page 1  (5 pages)
2to next section

Backpropagation for linearly-separable patterns:

a detailed analysis ?

Paolo Frasconi Marco Gori Alberto Tesi

Dipartimento di Sistemi e Informatica

Via di Santa Marta 3 - 50139 Firenze - Italy

e-mail : [email protected]

Abstract| In this paper we propose a sufficient condition for learning without local minima in multilayered networks. In particular we remove a fundamental assumption on the network architecture. We prove that the conclusions drawn in [10] also hold provided that the weight matrix associated with the hidden and output layer is pyramidal and has full rank. Moreover, the analysis is carried out by using LMS-threshold cost functions, which allow us to identify spurious and structural local minima. Index Terms - Backpropagation, local minima, multilayered networks, linearly separable patterns.

I. Introduction

Backpropagation is probably the most widely applied neural network learning algorithm. Backprop's popularity is related with its ability of dealing with complex multidimensional mappings. During the last few years, some research efforts have been devolved in explaining, from a theoretical point of view, the success of multilayered networks (MLN ) in solving practical problems. One important aspect concerns the multilayered networks' capability to learn arbitrary input/output mappings. This problem has been tackled in a number of ways, and steps have been done towards the definition of design criteria to be applied in order to meet the specifications. In particular, in [4, 5, 6] the universal interpolation capability of a large enough" MLN has been proven with just one hidden layer of sigmoidal units. Moreover, in [7], some bounds on the required number of hidden neurons are given, depending on the type of mapping to be realized. Another important research topic is that of investigating on the generalization to new examples (e.g. see [1]). In order to understand the effectiveness of learning algorithms in finding optimal solutions, the analysis of local minima of the cost function is also very important, no matter what kind of nu-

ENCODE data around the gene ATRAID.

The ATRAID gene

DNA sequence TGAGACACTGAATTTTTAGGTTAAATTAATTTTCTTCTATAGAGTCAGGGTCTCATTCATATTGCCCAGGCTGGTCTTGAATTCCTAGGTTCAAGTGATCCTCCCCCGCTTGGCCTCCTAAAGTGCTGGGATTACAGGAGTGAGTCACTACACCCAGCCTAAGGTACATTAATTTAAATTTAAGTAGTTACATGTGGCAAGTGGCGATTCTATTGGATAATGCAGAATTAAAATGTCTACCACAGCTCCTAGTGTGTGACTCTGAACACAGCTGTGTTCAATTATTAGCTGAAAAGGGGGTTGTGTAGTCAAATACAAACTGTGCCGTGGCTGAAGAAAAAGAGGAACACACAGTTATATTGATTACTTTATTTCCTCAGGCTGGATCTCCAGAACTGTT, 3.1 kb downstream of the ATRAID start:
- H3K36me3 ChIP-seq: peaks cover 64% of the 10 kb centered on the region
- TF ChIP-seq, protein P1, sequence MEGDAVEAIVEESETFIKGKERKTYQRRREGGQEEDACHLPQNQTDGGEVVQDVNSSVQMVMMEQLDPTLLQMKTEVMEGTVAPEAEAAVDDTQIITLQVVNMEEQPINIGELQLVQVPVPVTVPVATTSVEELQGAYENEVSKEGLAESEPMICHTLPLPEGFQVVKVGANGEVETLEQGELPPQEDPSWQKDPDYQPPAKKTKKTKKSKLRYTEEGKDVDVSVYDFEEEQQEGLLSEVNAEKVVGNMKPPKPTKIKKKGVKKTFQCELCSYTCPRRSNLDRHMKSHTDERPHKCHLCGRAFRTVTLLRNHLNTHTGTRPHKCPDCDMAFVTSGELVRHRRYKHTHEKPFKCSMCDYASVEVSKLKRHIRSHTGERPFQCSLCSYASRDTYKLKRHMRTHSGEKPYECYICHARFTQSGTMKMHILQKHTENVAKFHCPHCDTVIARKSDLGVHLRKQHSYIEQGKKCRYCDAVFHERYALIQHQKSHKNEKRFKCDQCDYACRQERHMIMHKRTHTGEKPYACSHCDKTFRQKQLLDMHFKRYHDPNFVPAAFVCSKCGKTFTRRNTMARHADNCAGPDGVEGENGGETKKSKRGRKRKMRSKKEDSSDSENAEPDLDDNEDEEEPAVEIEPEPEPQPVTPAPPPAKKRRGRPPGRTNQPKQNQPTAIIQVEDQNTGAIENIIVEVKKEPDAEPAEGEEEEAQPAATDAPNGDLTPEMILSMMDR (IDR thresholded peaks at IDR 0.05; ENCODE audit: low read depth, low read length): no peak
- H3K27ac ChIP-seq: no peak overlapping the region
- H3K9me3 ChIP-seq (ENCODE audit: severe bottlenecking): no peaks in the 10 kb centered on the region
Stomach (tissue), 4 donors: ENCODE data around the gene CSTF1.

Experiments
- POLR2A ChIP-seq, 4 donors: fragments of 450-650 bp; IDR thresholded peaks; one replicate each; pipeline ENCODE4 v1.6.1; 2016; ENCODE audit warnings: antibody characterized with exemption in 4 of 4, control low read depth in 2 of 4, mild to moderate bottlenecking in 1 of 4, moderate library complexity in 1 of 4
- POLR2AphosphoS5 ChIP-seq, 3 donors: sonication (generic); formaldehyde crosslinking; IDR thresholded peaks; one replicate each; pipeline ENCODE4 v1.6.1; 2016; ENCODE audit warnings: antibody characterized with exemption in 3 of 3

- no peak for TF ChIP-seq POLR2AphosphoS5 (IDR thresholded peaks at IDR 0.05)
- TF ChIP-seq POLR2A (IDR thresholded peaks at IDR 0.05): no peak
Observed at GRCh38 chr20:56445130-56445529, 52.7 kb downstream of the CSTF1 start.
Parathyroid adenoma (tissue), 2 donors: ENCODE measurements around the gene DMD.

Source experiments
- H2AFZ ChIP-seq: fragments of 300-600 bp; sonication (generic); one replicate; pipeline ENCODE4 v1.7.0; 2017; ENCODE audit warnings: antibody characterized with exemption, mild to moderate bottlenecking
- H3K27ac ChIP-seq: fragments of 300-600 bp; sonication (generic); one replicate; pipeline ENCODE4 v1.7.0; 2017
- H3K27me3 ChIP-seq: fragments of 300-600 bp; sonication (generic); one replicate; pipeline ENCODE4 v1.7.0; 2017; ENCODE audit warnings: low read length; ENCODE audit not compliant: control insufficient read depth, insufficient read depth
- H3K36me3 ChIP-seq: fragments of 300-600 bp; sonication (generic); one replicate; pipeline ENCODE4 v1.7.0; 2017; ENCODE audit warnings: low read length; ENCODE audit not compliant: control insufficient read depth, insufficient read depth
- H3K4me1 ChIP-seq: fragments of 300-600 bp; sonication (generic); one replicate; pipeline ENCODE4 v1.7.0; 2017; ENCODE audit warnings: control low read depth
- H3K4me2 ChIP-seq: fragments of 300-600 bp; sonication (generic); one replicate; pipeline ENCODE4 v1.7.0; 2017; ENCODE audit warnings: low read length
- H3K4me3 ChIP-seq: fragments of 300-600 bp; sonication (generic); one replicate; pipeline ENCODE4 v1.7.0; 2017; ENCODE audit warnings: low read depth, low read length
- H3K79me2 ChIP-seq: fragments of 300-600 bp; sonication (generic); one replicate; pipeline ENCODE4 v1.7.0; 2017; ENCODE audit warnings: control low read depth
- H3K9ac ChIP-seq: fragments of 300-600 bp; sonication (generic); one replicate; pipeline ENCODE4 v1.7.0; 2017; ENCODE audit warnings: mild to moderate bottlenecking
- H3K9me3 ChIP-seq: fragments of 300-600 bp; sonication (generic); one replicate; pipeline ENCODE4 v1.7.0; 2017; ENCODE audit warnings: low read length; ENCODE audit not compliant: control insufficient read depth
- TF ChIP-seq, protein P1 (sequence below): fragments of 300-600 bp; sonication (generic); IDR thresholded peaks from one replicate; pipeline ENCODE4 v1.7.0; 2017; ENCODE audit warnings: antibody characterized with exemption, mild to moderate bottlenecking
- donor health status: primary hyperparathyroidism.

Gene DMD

?This research was partially supportedby MURST 40% and CNR Grant 90.01530.CT01.

merical method is used. A wide variety of cases exists in which Backprop is known to fail because of local minima ([3, 9, 10, 8, 15, 12]). The difficulty with Backprop is that, once the architecture is chosen, no general method exists that guarantees gradient descent to converge to the global minimum. Therefore, the investigation of the shape of the cost function is a very important issue for understanding the effectiveness of multilayered networks in solving practical problems. Some novel results have been proposed in [10]. In particular, sufficient conditions were given which guarantee Backprop to discover the optimal solution. These conditions concern both the training set and the network architecture. The former requires a linearly separable training set. The latter assumes a two-layered network, in which each output unit receives inputs only from a subset of hidden units, being such subsets disjoint.

In this paper we focus the analysis on stationary points of gradient (i.e. on the values of weights for which the gradient is null). We prove that, if the matrix of weights connecting hidden to output neurons is pyramidal and full rank, the result given in [10] can be extended to arbitrarily connected two-layer networks. Moreover, the analysis of the cost function is based on LMS-Threshold cost functions [16] instead of the ordinary quadratic index. This study makes it possible to understand better the joint role of squashing and cost functions for stationary points. In [10], the assumption of asymptotic targets avoids the kind of local minima shown in [3]. The use of LMS-Threshold functions represents a more general way to circumvent these kind of stationary points, referred to as spurious local minima in this paper.

The paper is organized as follows: in section 2 we propose a vectorial formulation of Backprop equations which turns out to be very useful for investigating the problem of local minima. In section 3 we prove that, under the hypothesis that the patterns are linearly-separable, no local minima exist in the cost surface.